The CoP Innovated by Design is an excellent program for innovation managers who want to deepen their understanding of best practices in design research, business model innovation, impact evaluation and developing the innovative organisation. The program includes six days over one year, with a focus on theory and expertise during the morning sessions and a focus on applying the theory and exchange of experiences in the afternoon.
Often companies innovate from their core competencies. When we want to develop innovations, it is important to understand for whom we are innovating and in what context our innovation will be of service. We acquire that understanding not from behind our desk but by walking in the shoes of the beneficiaries and working with them to arrive at the best working solution.
Start-ups are built around innovation. Testing, failure and iterative development is in their DNA. But how do I develop the innovation nature of a larger organization with a long history, a hierarchical structure and a multitude of departments? What is the importance of a clear mandate? How do I create a safe space and how do I measure differently than with traditional KPIs?
With the popularization of design thinking, standard templates are increasingly being used to investigate. Unfortunately, there are no standard questions to investigate who the beneficiaries are and what their context is. Nor can you use a simple template to research the environmental factors in which your solution adds value. But how do you design that research?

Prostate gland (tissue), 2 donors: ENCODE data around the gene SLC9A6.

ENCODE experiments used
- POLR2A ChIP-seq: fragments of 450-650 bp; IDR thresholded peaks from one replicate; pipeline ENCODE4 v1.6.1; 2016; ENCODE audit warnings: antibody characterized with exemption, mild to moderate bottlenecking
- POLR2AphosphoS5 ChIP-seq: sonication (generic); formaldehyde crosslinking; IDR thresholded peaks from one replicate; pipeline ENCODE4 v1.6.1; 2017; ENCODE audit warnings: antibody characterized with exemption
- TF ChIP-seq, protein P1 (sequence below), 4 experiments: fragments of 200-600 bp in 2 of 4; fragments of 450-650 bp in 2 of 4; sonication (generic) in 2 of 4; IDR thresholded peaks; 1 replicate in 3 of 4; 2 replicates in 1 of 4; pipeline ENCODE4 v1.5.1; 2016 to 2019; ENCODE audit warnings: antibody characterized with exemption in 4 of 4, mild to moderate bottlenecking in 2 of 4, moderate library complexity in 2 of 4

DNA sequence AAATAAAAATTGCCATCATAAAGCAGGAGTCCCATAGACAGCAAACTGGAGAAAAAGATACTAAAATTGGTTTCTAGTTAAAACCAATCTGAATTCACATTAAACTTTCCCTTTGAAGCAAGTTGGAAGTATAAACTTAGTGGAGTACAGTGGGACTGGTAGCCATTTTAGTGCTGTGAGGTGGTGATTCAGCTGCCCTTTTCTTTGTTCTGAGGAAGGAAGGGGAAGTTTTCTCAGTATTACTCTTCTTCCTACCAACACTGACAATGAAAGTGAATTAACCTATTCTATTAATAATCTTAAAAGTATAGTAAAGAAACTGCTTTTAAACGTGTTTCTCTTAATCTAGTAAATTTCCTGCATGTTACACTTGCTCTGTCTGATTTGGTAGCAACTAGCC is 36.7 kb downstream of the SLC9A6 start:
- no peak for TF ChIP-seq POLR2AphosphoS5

A business model defines your company’s role in the environment and how it creates value. Business models must meet the needs of the beneficiary and its mental model.
Business Model Innovation helps you do that. By productizing services or vice versa. But also by developing exponential business models.
Using a design-driven approach, we iteratively build solution. Through co-creation, user research and testing, we explore needs and possibilities. An approach with a multitude of prototypes: such as rough prototypes, clickable mock-ups and low code. These give us insight into the use of our solution without development costs. But how do you get started?
We innovate to improve something in the lives of the people we work for. As we develop, how do we already determine what we want to improve and how do we examine the impact we will make, even before the service or product is there? How do we measure that impact after launch? How do we examine the impacts on the environment? What are the different methodologies?